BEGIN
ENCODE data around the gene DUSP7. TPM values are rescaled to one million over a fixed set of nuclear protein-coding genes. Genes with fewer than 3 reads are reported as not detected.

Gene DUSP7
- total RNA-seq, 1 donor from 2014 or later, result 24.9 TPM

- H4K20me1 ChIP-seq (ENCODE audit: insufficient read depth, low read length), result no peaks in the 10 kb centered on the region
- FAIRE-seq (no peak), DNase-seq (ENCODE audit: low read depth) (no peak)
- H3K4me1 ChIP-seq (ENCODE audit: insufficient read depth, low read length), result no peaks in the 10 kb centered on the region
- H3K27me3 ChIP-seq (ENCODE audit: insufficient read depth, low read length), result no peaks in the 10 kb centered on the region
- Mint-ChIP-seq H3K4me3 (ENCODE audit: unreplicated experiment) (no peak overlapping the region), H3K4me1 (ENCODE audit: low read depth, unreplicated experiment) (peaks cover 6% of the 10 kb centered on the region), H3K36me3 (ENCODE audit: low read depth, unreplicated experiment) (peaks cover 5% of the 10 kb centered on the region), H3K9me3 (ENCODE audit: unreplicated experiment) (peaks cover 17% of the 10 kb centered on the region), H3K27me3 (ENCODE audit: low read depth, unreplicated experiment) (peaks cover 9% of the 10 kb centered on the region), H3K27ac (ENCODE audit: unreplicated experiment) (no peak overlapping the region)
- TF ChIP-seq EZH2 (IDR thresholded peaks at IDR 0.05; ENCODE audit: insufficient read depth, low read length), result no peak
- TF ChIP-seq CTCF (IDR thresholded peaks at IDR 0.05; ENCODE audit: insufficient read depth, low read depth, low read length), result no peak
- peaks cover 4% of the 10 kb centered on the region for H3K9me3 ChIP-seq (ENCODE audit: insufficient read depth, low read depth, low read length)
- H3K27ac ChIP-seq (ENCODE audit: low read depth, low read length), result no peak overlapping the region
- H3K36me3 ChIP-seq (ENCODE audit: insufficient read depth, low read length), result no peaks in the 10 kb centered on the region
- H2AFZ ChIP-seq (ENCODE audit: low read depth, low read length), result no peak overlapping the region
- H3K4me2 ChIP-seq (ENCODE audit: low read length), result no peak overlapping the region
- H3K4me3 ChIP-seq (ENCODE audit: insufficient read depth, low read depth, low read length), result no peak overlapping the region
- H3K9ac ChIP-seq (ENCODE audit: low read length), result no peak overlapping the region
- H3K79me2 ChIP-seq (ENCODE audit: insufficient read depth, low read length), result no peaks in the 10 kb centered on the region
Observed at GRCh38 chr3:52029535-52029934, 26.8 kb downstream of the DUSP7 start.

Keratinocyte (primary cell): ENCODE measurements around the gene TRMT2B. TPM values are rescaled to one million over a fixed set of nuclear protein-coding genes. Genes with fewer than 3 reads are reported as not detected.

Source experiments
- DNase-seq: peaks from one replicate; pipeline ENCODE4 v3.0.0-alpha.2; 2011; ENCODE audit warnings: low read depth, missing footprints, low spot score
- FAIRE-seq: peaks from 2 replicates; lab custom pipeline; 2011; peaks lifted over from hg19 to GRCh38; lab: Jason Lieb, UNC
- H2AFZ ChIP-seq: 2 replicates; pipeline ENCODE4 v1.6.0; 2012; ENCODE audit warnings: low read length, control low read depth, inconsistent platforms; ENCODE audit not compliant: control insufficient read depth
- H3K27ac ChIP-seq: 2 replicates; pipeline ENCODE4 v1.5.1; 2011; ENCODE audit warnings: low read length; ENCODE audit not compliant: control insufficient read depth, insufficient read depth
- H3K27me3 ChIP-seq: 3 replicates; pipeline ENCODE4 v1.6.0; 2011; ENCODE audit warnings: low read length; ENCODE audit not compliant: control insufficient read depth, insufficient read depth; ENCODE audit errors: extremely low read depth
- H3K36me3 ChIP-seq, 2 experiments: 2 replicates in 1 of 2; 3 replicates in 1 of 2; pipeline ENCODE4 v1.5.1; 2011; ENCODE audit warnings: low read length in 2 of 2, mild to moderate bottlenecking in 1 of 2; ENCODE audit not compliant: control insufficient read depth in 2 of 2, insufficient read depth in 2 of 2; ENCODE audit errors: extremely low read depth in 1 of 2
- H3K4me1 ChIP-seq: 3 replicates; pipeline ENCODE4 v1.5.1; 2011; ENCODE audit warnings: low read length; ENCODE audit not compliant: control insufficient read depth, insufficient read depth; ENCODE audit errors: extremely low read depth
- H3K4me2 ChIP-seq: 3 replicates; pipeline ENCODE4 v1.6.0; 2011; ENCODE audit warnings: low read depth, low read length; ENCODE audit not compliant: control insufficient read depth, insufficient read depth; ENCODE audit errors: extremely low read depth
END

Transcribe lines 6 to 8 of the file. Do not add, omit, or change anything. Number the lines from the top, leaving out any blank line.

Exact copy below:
- H3K4me1 ChIP-seq (ENCODE audit: insufficient read depth, low read length), result no peaks in the 10 kb centered on the region
- H3K27me3 ChIP-seq (ENCODE audit: insufficient read depth, low read length), result no peaks in the 10 kb centered on the region
- Mint-ChIP-seq H3K4me3 (ENCODE audit: unreplicated experiment) (no peak overlapping the region), H3K4me1 (ENCODE audit: low read depth, unreplicated experiment) (peaks cover 6% of the 10 kb centered on the region), H3K36me3 (ENCODE audit: low read depth, unreplicated experiment) (peaks cover 5% of the 10 kb centered on the region), H3K9me3 (ENCODE audit: unreplicated experiment) (peaks cover 17% of the 10 kb centered on the region), H3K27me3 (ENCODE audit: low read depth, unreplicated experiment) (peaks cover 9% of the 10 kb centered on the region), H3K27ac (ENCODE audit: unreplicated experiment) (no peak overlapping the region)